Remarque’s anti-war novel tapped into the global sorrow and sense of nationalism created by World War I. His inspiration stemmed from his own time spent as a German soldier. War novels before All Quiet on the Western Front tended to romanticize war, as well as emphasize patriotism, nationalism, and glory. Remarque refutes this tradition by exposing its meaningless violence of war. “While they continued to write and talk, we saw the wounded dying. While they taught that duty to one's country is the greatest thing, we already knew that death-throes are stronger” (64). Dying for one’s country is the greatest sense of nationalism, however this novel argues that there is never a just cause for war. Remarque characterizes Paul Baumer as an expression of his own political standpoint of opposition to nationalism, a major “ism” of the twentieth century.
Nationalism played a valuable role in the twentieth century and is arguably one of the main ...view middle of the document...
He was persuaded to enlist at the age 18 and spent a total of six weeks on the Western Front before being injured and sent home. Remarque documented with great clarity accurate details of World War I that the rest of the world had never been made aware. All Quiet on the Western Front was banned in Poland for being pro-German as well as in Nazi Germany for its negative portrayal of war. This novel realistically portrays the conditions under which soldiers lived and fought, circumstances which were both mentally and emotionally harmful. Also, Polish and German authorities did not permit Remarque's expose on war because it criminalized war and shunned nationalism.
Remarque writes of many moral and ethical dilemmas with which he conveys his opinion of war. When the main character, Paul Baumer, enters the war he is excited for the opportunity to defend his country. Throughout the novel war sways his ethical opinions and by the end Paul considers himself a pacifist. At one point Baumer says “We loved our country as much as they; we went courageously into every action; but also we distinguished the false from the true, we had suddenly learned to see. And we saw that there was nothing of their world left” (64). The image of a glorified war was the ideal method to draft soldiers into battle throughout the twentieth century, Remarque saw past that, he believed the benefits of war were temporary but the evil lives on forever.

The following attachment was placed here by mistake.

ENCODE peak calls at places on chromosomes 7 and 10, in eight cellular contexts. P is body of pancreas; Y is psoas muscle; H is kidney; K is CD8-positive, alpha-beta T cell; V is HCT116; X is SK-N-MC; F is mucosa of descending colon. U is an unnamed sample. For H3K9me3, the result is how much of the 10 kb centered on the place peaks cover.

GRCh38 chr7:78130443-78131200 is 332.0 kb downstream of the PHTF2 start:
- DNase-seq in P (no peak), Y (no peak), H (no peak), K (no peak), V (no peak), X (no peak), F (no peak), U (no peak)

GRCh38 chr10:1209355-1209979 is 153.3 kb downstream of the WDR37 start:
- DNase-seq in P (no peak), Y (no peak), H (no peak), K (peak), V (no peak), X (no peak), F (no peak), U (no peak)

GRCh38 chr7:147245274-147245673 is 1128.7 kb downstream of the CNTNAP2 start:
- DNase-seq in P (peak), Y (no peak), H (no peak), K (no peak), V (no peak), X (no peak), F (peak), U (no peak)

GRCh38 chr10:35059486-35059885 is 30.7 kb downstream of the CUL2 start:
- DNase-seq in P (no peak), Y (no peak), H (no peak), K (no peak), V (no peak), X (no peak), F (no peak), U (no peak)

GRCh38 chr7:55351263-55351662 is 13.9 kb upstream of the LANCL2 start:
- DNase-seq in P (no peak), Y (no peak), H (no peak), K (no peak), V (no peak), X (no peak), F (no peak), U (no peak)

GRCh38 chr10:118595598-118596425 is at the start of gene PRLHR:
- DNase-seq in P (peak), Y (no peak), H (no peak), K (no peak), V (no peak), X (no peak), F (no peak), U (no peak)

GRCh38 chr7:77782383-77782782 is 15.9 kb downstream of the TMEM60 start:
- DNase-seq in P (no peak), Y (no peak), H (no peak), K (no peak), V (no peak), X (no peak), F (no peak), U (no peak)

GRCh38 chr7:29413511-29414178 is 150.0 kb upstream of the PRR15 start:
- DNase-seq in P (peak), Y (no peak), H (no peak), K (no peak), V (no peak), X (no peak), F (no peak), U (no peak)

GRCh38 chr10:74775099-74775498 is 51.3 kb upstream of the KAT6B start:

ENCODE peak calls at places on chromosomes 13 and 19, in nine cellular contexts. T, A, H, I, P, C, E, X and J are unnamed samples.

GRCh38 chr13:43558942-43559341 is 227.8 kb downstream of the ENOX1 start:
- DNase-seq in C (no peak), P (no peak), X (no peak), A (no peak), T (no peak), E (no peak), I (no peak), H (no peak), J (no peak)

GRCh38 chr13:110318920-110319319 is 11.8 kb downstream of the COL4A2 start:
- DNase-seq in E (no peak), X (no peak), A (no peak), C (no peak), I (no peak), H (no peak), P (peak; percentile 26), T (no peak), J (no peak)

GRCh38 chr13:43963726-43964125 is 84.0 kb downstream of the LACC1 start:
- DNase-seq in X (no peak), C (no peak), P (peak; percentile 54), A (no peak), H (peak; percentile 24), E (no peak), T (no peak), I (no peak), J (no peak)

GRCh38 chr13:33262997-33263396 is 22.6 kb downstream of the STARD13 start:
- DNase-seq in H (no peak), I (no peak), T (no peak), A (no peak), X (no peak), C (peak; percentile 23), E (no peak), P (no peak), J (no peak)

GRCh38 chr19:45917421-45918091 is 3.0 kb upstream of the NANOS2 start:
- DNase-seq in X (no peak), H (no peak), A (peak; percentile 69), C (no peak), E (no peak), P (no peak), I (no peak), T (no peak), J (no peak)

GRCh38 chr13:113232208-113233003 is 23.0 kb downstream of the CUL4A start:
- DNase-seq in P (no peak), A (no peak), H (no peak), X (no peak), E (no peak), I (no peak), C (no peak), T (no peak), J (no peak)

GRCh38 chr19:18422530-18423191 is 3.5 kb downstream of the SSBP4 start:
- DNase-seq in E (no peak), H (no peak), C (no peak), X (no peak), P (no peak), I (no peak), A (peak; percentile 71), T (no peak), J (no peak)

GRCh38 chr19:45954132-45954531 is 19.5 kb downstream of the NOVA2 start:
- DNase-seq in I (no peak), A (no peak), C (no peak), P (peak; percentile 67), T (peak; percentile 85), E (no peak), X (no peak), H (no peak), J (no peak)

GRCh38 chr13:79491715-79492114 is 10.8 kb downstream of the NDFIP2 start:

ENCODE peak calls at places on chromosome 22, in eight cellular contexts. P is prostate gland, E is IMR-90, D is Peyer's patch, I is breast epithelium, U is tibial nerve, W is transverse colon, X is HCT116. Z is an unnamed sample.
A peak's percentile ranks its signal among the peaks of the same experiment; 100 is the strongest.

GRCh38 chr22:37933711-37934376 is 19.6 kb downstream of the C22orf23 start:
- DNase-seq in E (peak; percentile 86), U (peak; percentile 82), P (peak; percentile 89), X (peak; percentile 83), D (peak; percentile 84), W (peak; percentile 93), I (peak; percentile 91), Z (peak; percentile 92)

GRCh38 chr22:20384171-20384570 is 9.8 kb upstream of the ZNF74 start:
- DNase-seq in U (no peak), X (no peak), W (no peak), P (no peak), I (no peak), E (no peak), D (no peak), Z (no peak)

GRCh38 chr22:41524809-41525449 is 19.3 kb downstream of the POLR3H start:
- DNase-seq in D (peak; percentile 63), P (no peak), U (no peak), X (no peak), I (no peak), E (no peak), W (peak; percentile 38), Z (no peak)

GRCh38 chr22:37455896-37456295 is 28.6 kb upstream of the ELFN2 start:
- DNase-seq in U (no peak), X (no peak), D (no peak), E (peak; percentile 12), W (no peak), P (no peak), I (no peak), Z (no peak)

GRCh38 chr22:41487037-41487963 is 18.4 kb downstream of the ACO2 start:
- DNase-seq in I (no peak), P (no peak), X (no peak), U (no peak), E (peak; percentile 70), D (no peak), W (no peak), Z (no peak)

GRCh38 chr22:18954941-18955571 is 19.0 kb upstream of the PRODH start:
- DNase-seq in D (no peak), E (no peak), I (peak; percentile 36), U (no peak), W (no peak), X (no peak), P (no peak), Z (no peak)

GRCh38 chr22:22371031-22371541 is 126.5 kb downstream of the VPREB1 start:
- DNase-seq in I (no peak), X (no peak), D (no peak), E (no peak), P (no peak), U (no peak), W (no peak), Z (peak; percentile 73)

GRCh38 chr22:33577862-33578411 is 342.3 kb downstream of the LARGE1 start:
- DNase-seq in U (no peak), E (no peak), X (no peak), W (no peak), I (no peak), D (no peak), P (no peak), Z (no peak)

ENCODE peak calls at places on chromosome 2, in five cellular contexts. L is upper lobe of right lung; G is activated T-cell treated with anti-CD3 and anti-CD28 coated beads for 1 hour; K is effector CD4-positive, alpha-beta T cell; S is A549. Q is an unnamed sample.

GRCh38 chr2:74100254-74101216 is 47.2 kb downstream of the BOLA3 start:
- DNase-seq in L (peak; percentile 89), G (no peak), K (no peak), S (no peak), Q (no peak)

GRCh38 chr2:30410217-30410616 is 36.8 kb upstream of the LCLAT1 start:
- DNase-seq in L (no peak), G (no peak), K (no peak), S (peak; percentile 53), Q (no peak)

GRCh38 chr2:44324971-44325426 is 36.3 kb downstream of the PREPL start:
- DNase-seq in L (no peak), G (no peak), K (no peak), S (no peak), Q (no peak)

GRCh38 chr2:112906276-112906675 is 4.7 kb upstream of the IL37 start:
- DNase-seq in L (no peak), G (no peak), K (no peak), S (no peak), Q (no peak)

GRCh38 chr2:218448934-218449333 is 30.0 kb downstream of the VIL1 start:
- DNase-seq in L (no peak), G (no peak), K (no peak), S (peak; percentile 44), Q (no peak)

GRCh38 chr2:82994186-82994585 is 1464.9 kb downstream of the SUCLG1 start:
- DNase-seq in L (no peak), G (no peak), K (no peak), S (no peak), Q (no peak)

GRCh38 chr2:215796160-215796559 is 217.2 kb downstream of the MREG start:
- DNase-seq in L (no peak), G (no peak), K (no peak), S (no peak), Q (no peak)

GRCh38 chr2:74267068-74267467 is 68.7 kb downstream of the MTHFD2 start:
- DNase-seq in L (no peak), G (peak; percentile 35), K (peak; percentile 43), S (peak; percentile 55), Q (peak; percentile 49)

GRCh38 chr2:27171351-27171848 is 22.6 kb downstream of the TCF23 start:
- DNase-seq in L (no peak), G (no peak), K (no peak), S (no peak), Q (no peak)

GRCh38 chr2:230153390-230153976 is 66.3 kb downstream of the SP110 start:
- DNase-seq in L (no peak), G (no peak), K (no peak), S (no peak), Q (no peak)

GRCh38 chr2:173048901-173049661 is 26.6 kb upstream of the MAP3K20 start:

Many soldiers saw World War I as a a chance to express their nationalism and pride for their country. Once in war the soldiers began to question the values of war, Remarque’s short participation in World War I resulted in a total change in his beliefs. He became angry with his country for putting him through pointless violence, and became an anti nationalist. Remarque exposed war and nationalism for what it truly is, giving the public a new view on nationalism. This view was radical for this time and government authorities were not pleased with the its influence on citizens. Despite obliteration of the physical book the message is still prevalent today.